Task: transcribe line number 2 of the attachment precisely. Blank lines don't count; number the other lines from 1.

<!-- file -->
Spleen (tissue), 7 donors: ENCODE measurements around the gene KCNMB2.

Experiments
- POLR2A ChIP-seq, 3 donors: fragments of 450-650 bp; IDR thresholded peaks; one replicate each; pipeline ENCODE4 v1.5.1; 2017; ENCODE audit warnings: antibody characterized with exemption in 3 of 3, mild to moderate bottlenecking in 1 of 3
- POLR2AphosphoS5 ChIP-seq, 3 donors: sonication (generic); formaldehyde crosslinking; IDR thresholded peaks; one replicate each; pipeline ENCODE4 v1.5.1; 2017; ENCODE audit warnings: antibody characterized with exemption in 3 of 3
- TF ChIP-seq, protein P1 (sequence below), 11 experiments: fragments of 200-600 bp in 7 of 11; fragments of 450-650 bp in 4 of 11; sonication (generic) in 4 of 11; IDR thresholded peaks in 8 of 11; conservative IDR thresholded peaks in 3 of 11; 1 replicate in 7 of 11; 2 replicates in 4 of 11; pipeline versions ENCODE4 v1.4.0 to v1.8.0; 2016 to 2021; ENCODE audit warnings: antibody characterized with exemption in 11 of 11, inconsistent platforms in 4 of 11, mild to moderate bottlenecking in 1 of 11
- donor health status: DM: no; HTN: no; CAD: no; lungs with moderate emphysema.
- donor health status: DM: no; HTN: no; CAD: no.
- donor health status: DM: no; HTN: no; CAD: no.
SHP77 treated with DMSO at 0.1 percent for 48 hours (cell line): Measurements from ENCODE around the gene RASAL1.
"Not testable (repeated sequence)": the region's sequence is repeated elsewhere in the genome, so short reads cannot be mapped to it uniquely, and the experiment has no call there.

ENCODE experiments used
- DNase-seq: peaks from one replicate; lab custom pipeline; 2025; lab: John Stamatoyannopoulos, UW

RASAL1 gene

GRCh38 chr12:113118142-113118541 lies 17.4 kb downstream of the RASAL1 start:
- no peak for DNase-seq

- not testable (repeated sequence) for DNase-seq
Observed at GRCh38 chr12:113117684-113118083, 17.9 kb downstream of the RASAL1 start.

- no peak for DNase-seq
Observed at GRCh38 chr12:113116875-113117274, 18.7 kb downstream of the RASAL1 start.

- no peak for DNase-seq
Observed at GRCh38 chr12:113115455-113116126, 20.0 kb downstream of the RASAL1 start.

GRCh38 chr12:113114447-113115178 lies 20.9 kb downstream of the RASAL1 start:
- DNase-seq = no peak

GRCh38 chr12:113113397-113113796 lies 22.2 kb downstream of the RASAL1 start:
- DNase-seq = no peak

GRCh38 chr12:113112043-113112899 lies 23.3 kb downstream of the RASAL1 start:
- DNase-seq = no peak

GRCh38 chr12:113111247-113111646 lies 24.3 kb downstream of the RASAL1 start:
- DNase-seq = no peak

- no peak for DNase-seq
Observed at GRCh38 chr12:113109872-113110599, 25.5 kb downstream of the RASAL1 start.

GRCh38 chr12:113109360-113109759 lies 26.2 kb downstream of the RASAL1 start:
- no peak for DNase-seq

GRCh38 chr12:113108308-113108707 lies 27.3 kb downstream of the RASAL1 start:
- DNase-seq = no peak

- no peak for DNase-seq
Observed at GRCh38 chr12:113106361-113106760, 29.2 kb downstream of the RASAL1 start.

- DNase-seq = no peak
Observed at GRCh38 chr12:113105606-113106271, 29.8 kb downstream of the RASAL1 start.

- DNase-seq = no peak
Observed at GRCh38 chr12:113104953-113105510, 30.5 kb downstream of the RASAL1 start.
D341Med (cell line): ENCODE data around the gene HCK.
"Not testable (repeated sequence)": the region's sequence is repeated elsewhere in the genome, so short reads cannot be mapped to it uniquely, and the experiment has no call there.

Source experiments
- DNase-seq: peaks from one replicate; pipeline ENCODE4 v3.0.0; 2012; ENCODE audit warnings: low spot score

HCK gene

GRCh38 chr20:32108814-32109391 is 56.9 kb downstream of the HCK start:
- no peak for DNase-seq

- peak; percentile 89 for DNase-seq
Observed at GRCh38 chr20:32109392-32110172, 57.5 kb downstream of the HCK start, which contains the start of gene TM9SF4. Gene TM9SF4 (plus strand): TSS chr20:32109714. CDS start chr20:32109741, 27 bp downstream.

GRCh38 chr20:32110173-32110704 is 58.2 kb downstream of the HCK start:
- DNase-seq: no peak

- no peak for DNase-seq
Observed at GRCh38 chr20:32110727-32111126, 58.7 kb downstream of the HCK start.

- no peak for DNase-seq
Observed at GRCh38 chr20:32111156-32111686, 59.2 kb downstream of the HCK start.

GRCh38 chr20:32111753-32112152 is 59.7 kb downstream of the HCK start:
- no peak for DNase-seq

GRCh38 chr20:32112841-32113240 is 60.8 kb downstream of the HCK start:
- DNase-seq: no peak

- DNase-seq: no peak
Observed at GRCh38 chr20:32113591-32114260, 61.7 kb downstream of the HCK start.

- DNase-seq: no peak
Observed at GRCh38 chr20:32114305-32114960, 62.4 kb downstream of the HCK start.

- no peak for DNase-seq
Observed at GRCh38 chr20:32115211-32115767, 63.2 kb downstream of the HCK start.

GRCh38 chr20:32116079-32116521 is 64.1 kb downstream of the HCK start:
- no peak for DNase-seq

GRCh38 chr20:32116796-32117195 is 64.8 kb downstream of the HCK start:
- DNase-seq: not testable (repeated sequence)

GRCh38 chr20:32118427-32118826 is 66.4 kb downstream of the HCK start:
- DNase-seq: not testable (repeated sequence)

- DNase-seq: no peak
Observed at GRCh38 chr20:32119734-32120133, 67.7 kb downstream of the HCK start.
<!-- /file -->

Experiments